From formula (3), one can calculate Φe, Φm as follows:

Φ is either of the real part and imaginary part of the complex permittivity ε and complex permeability μ. Φe, Φi, Φm correspond to the parameter of the effective medium, the insulator, and the semiconductor particles, respectively. p is the volume fractions of SnO2 NWs in the components. The insulator is paraffin in our experiment, real part and imaginary part of the complex permittivity are 2 and 0.01, respectively, as shown in Fig. 4a, b

Using the BG equation, the effective permittivity of the SnO2NWs/paraffin composite at 100 MHz was calculated over a wide particle volume fraction range of 10–50% and was compared to the measured values in Fig. 5. Prior to the calculation, the permittivity of SnO2NWs at 100 MHz was extracted from the measured effective permittivity of a mixture sample with SnO2NWs of 40 vol.% using Eq. 4.
Figure 5

Comparison between the calculated and measured effective permittivity:a real part andb imaginary part of the composite at 100 MHz versus the volume fraction of SnO2NWs

The real and the imaginary parts of the permittivity increase with the volume concentration. Our measured results show approximately a homogeneous increase across different proportion. BG formula predicts a distinct increase happening at around 30 vol.%, which results from the semiconductor–insulator transition at the percolation threshold [3], and a linear increase after percolation, which is the same as measured results but with a different slope. BG formula is often used in the case of spherical inclusions whose diameter d is much smaller than the incident wavelength λ. In our experiment, SnO2 NWs are around 100 nm in width and up to micron scale in length; the aspect ratio is so large that error may be brought and result in the difference in slope. As BG formula has difficulty in dealing with composite with percolation, we find that EMT can be only used in qualitative analyses, and leads to large error in quantitative analyses.


In conclusion, SnO2NWs have been prepared by a CVD method and their microwave absorption properties have been investigated in detail. Complex permittivity and permeability of the SnO2nanostructures and paraffin composites have been measured in a frequency range of 0.1–18 GHz, the value of both real part ε′ and imaginary part ε″ of the permittivity increase significantly with increasing SnO2NWs loading, and the variation curve of every content has the similar shape. The value of maximum reflection loss for the composites with 20 vol.% SnO2NWs is −32.5 dB at 14 GHz with a thickness of 5.0 mm. The measured results are compared with results calculated with EMT. We find that BG equation can be only used in qualitative analyses, and leads to large error in quantitative analyses.

Authors’ Affiliations

School of Physical Science and Technology, Lanzhou University
State Key Laboratory of Solid Lubrication, Lanzhou Institute of Chemistry and Physics, Chinese Academy of Science


  1. Liu ZF, Bai G, Huang Y, Li FF, Ma YF, Guo TY, He XB, Lin X, Gao HJ, Chen YS: J. Phys. Chem. C. 2007, 111: 13696. COI number [1:CAS:528:DC%2BD2sXpsFyht7Y%3D] 10.1021/jp0731396View ArticleGoogle Scholar
  2. Tang NJ, Zhong W, Au C, Yang Y, Han MG, Lin KJ, Du YW: J. Phys. Chem. C. 2008, 112: 19316. COI number [1:CAS:528:DC%2BD1cXhtlKqtL%2FJ] 10.1021/jp808087nView ArticleGoogle Scholar
  3. Qiu JX, Shen HG, Gu MY: Powder Technol.. 2005, 154: 116. COI number [1:CAS:528:DC%2BD2MXlvFejs7g%3D] 10.1016/j.powtec.2005.05.003View ArticleGoogle Scholar
  4. Wadhawan A, Garrett D, Perez JM: Appl. Phys. Lett.. 2003, 83: 2683. COI number [1:CAS:528:DC%2BD3sXns1Cgs74%3D]; Bibcode number [2003ApPhL..83.2683W] 10.1063/1.1615679View ArticleGoogle Scholar
  5. Paton KR, Windle AH: Carbon. 2008, 1935: 46.Google Scholar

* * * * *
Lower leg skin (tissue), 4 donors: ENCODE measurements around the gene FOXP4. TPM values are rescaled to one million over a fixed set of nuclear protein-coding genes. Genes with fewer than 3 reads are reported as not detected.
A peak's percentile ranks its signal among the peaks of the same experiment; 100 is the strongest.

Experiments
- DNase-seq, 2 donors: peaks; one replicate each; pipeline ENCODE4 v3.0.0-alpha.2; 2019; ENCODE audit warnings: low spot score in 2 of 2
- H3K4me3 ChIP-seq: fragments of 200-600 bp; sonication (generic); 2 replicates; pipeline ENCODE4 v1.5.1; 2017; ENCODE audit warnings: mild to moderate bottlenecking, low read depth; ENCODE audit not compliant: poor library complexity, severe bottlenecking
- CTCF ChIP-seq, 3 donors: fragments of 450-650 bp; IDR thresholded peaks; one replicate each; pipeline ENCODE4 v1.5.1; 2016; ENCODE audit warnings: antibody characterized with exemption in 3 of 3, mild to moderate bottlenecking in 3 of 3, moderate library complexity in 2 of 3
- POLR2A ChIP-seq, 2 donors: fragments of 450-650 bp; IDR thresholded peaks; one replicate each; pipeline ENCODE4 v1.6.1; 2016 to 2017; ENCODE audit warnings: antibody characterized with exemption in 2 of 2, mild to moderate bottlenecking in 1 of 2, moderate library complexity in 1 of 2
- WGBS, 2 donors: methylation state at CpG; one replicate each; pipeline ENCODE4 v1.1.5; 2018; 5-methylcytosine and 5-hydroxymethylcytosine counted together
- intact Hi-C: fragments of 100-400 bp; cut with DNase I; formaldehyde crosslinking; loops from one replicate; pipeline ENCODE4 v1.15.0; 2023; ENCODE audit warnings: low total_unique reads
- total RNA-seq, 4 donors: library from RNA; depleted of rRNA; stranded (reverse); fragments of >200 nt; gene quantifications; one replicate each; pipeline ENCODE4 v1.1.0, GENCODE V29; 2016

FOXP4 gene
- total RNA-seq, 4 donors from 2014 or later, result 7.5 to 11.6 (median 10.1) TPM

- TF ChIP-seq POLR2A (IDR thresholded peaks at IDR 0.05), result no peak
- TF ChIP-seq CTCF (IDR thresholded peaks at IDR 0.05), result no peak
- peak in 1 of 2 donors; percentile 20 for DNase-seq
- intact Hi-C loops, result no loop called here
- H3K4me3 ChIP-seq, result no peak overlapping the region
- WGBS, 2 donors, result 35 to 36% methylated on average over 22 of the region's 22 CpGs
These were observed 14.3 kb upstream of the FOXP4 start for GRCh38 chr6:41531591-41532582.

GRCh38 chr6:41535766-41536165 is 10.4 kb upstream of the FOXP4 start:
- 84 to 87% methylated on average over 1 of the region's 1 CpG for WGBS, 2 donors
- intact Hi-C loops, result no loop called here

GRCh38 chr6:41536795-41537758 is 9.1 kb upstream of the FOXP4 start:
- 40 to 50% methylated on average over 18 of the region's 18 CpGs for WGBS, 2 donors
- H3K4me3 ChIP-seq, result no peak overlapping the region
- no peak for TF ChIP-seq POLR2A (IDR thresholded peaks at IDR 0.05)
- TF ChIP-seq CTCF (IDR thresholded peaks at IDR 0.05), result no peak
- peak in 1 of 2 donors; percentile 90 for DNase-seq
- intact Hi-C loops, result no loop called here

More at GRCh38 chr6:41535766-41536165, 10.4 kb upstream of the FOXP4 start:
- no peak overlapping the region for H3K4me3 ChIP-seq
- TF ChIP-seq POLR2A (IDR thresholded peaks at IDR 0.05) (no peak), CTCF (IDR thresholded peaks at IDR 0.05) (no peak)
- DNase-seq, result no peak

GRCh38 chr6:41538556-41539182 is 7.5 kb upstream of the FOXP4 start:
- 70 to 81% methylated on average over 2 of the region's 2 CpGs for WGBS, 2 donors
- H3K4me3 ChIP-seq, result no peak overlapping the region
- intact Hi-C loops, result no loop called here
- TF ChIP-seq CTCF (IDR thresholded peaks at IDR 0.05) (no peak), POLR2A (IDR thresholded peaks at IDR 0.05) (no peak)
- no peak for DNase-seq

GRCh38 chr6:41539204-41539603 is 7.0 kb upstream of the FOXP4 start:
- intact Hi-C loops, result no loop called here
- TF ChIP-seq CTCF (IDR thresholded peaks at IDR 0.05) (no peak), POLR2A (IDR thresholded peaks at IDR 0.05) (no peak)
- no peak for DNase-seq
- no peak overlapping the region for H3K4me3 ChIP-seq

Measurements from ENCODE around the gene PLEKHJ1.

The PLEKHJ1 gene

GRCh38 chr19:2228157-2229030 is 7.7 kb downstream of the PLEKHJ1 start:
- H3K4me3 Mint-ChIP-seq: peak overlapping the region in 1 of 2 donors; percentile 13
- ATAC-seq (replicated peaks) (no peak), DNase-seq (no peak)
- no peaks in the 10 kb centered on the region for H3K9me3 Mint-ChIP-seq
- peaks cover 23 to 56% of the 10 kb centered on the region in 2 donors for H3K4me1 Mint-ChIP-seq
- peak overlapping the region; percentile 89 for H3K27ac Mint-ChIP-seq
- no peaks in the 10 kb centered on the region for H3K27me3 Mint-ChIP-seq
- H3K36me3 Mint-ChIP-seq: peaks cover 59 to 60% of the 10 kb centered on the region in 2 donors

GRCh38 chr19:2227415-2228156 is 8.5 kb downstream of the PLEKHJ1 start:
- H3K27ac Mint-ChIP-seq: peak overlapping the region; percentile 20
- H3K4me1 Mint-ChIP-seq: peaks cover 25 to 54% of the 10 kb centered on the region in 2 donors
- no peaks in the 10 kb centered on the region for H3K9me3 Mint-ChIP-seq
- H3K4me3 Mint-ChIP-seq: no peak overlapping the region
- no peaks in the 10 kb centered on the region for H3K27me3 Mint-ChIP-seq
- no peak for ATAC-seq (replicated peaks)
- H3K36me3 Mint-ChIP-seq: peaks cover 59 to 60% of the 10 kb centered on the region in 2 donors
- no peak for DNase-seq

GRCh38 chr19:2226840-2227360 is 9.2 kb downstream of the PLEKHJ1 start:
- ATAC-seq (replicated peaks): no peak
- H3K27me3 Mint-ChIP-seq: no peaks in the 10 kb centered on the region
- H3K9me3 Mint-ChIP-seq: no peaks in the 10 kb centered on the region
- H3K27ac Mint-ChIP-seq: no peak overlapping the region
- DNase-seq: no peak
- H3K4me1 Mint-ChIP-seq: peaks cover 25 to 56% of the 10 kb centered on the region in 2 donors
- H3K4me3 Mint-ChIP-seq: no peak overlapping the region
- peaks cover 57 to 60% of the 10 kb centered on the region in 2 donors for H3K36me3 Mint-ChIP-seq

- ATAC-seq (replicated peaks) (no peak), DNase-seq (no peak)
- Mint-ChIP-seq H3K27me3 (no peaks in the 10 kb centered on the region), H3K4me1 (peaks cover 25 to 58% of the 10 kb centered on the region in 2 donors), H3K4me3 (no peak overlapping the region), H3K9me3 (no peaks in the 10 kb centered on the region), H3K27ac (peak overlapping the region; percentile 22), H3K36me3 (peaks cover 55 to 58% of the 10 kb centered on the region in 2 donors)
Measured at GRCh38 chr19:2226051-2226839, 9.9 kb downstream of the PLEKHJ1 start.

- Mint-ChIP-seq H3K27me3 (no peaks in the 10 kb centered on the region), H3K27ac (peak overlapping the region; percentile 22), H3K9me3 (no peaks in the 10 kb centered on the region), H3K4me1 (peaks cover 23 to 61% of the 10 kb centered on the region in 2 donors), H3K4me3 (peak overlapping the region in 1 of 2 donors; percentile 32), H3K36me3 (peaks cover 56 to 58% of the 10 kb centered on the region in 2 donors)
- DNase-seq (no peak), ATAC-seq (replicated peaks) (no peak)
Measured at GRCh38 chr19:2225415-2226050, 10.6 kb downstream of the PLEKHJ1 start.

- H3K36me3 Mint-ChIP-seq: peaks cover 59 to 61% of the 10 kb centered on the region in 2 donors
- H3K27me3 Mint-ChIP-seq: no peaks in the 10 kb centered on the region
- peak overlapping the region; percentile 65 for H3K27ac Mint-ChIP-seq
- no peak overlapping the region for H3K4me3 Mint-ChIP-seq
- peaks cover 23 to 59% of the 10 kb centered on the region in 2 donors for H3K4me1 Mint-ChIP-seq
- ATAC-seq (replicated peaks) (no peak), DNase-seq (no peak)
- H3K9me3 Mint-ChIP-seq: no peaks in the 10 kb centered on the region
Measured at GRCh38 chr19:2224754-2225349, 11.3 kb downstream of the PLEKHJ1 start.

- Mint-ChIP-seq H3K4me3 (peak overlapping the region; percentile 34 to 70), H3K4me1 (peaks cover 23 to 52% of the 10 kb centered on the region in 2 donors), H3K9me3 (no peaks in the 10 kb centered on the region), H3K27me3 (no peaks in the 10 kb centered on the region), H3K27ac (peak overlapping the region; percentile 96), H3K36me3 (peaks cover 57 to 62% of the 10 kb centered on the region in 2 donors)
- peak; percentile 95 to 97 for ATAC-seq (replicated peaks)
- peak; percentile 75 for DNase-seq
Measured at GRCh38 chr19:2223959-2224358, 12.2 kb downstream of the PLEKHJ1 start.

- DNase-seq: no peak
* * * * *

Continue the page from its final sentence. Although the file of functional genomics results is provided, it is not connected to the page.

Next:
6. Makeiff DA, Huber T: Synth. Met.. 2006, 497: 156.Google Scholar
  7. Fan ZJ, Luo GH, Zhang ZF, Zhou L, Wei F: Mater. Sci. Eng. B. 2006, 132: 85. COI number [1:CAS:528:DC%2BD28XotV2hsbY%3D] 10.1016/j.mseb.2006.02.045View ArticleGoogle Scholar
  8. Encinas A, Vila L, Darques M, George JM, Piraux L: Nanotechnology. 2007, 18: 065705. Bibcode number [2007Nanot..18f5705E] 10.1088/0957-4484/18/6/065705View ArticleGoogle Scholar
  9. Zhuo RF, Feng HT, Chen JT, Yan D, Feng JJ, Li HJ, Geng BS, Cheng S, Xu XY, Yan PX: J. Phys. Chem. C. 2008, 112: 11767. COI number [1:CAS:528:DC%2BD1cXosF2gs7o%3D] 10.1021/jp804090qView ArticleGoogle Scholar
  10. Zhuo RF, Feng HT, Liang Q, Liu JZ, Chen JT, Yan D, Feng JJ, Li HJ, Cheng S, Geng BS, Xu XY, Wang J, Wu ZG, Yan PX, Yue GH: J. Phys. D Appl. Phys.. 2008, 41: 185405. Bibcode number [2008JPhD...41r5405Z] 10.1088/0022-3727/41/18/185405View ArticleGoogle Scholar
  11. Yan D, Cheng S, Zhuo RF, Chen JT, Feng JJ, Feng HT, Li HJ, Wu ZG, Wang J, Yan PX: Nanotechnology. 2009, 20: 105706. COI number [1:STN:280:DC%2BD1Mzitl2isw%3D%3D]; Bibcode number [2009Nanot..20j5706Y] 10.1088/0957-4484/20/10/105706View ArticleGoogle Scholar
  12. Liu XG, Geng DY, Meng H, Shang PJ, Zhang ZD: Appl. Phys. Lett.. 2008, 92: 173117. Bibcode number [2008ApPhL..92q3117L] 10.1063/1.2919098View ArticleGoogle Scholar
  13. Wang Y, Lee JY, Deivaraj TC: J. Phys. Chem. B. 2004, 108: 13589. COI number [1:CAS:528:DC%2BD2cXmslSnsb4%3D] 10.1021/jp048454wView ArticleGoogle Scholar
  14. Gao T, Wang T: Mater. Res. Bull.. 2008, 43: 836. COI number [1:CAS:528:DC%2BD1cXislGkt7c%3D] 10.1016/j.materresbull.2007.05.004View ArticleGoogle Scholar
  15. Chen JT, Wang J, Zhang F, Yan D, Zhang GA, Zhuo RF, Yan PX: J. Phys. D Appl. Phys.. 2008, 41: 105306. Bibcode number [2008JPhD...41j5306C] 10.1088/0022-3727/41/10/105306View ArticleGoogle Scholar
  16. Mu J, Liu LY, Kang SZ: Nanoscale Res. Lett.. 2007, 2: 100. COI number [1:CAS:528:DC%2BD2sXktVart7o%3D]; Bibcode number [2007NRL.....2..100M] 10.1007/s11671-006-9037-1View ArticleGoogle Scholar
  17. Natio Y, Suetake K: IEEE Trans. Microw. Theory Technol.. 1971, 19: 65. 10.1109/TMTT.1971.1127446View ArticleGoogle Scholar
  18. Chen YJ, Cao MS, Wang TH, Wan Q: Appl. Phys. Lett.. 2004, 84: 26. Bibcode number [2004ApPhL..84...28C]View ArticleGoogle Scholar
  19. Cao MS, Shi XL, Fang XY, Jin HB, Hou ZL, Zhou W: Appl. Phys. Lett.. 2007, 91: 203110. Bibcode number [2007ApPhL..91t3110C] 10.1063/1.2803764View ArticleGoogle Scholar
  20. Meng B, Klein BDB, Booske JH, Cooper RF: Phys. Rev. B. 1996, 53: 12777. COI number [1:CAS:528:DyaK28XjtFCgt7s%3D]; Bibcode number [1996PhRvB..5312777M] 10.1103/PhysRevB.53.12777View ArticleGoogle Scholar
  21. Spivak B, Zhou F, Monod MTB: Phys. Rev. B. 1995, 51: 13226. COI number [1:CAS:528:DyaK2MXlvVGru70%3D]; Bibcode number [1995PhRvB..5113226S] 10.1103/PhysRevB.51.13226View ArticleGoogle Scholar
  22. Studenikin SA, Potemski M, Sachrajda A, Hilke M, Pfeiffer LN, West KW: Phys. Rev. B. 2005, 71: 245313. Bibcode number [2005PhRvB..71x5313S] 10.1103/PhysRevB.71.245313View ArticleGoogle Scholar
  23. Chen P, Wu RX, Zhao TE, Yang F, Xiao JQ: J. Phys. D Appl. Phys.. 2005, 38: 2302. COI number [1:CAS:528:DC%2BD2MXmvFCntLk%3D]; Bibcode number [2005JPhD...38.2302C] 10.1088/0022-3727/38/14/002View ArticleGoogle Scholar


© to the authors 2009